Why do women smoke?
The question of why men smoke is the subject of a number of different studies and theories.
Some studies suggest that smoking may be an indicator of physical and mental health issues, while others suggest that the smoke can lead to cardiovascular disease and death.
However, a review published in the BMJ by researchers at King’s College London and the University of Sheffield, England, shows that the answer is neither clear nor conclusive.
“This is a very intriguing study, which demonstrates that there are substantial differences in the way men and women smoke and that the question of whether smoking causes cancer is a complex one,” said Dr. David Goodall, professor of medicine at the University’s School of Medicine and co-author of the review.
“The evidence for causality has been lacking, and this study provides the first convincing evidence that smoking is associated with cancer.”
Dr. Goodall said that while the new findings do not directly link smoking to cancer, it is an important finding that may influence the way cancer research is carried out.
“In the future, more research is needed to fully understand the potential link between smoking and cancer and whether it is a reliable indicator of future risk,” he said.
“However, this is a significant finding, and it is likely to inform our work to understand how smoking may influence health outcomes in the future.”
The study included 1,737 women and 2,000 men aged between 18 and 79.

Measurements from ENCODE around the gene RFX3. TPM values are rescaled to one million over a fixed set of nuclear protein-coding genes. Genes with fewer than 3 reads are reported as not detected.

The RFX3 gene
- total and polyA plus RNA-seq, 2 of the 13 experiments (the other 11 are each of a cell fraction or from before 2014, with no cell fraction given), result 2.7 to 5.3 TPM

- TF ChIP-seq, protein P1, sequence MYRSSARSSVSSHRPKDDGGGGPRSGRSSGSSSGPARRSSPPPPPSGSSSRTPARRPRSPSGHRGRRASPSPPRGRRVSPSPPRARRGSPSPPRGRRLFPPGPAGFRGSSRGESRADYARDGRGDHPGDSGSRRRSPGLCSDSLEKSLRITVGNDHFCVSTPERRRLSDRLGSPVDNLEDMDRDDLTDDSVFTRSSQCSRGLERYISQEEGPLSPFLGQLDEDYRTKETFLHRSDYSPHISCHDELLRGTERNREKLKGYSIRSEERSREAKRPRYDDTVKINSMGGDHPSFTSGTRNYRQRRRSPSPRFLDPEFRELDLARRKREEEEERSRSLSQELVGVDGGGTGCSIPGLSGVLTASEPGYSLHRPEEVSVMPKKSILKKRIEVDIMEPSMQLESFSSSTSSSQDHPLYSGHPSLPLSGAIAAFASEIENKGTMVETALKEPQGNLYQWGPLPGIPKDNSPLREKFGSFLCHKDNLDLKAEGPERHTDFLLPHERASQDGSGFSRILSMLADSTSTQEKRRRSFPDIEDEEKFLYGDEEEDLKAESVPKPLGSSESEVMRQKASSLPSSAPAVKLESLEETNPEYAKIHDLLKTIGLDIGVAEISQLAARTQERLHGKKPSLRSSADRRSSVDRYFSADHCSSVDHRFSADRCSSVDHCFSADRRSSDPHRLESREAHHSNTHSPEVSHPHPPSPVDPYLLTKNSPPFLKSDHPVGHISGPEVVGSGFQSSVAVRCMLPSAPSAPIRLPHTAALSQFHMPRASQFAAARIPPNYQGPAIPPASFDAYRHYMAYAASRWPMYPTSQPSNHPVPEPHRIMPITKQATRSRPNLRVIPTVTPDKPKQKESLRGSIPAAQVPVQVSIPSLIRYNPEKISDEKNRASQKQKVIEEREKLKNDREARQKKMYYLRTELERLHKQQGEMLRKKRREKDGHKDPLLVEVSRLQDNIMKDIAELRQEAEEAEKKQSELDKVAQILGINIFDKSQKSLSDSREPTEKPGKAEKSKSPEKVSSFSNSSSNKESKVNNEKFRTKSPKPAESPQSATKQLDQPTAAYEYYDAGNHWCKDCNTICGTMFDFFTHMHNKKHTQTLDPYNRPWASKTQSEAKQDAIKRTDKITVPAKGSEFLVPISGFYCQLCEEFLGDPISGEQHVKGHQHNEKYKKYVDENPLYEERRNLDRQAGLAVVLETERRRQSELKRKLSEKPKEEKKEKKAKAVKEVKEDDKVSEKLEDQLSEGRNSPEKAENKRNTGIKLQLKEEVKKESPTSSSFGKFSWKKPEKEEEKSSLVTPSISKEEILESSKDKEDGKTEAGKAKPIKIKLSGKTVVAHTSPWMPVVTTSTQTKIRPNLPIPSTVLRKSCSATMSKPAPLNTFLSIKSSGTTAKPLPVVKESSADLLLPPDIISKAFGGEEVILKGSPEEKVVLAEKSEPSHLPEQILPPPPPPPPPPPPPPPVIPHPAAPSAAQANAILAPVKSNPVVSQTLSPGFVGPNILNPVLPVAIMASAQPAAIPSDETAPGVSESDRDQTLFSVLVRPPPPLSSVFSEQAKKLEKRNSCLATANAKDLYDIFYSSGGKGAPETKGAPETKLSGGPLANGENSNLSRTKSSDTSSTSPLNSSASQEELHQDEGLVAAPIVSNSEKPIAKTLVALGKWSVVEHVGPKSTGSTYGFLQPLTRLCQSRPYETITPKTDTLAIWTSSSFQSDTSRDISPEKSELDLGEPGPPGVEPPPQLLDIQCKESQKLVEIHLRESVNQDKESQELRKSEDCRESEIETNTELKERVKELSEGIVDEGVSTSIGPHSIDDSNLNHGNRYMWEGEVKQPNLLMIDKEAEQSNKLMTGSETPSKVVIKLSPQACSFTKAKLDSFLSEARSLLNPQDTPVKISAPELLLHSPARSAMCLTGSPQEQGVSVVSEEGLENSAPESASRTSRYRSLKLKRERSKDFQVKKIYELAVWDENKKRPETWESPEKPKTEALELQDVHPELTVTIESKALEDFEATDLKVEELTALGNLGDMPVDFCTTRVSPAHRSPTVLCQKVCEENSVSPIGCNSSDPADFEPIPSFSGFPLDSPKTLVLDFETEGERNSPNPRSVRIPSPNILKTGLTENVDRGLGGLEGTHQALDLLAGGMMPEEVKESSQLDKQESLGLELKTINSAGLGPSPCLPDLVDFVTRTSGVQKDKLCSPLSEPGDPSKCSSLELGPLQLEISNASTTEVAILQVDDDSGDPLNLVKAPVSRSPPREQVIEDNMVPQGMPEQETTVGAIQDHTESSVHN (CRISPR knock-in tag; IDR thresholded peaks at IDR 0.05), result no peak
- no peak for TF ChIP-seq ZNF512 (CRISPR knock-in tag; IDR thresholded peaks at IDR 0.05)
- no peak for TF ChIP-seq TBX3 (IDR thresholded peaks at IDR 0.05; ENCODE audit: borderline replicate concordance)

Researchers used a questionnaire to collect information on smoking status, demographics, family history of cancer, history of diabetes and other diseases, and lifestyle factors, such as alcohol consumption.
The results showed that women were more likely to smoke than men, with a significant increase in smoking in the first year of life.
“Smoking is associated in some studies with obesity, depression and depression-related mental health problems,” said co-lead author Dr. Sarah O’Neill, from the Institute for Health Metrics and Evaluation at the UK’s National Institute for Clinical Excellence (NICE).
“In addition, women have higher smoking rates than men and they are more likely than men to report current use of tobacco and other tobacco products, and their use of alcohol and other alcohol-related problems.”
The researchers also found that smoking was associated with increased risk of cardiovascular disease in women.
“Previous studies have suggested that the increased risk is caused by increased levels of cholesterol and oxidative stress, and that this is related to smoking,” said lead author Dr Sarah Mould, from King’s.
“These results are in line with these findings, as smoking is thought to have an effect on the body’s lipid profile.
We also found a strong relationship between cigarette smoking and heart disease in our cohort.”
While the research does not directly relate to smoking, Dr. Mould said that it has important implications for the prevention of lung cancer.
“We are now starting to look at smoking as a predictor of lung disease and we need to understand why smoking is such a strong predictor,” she said.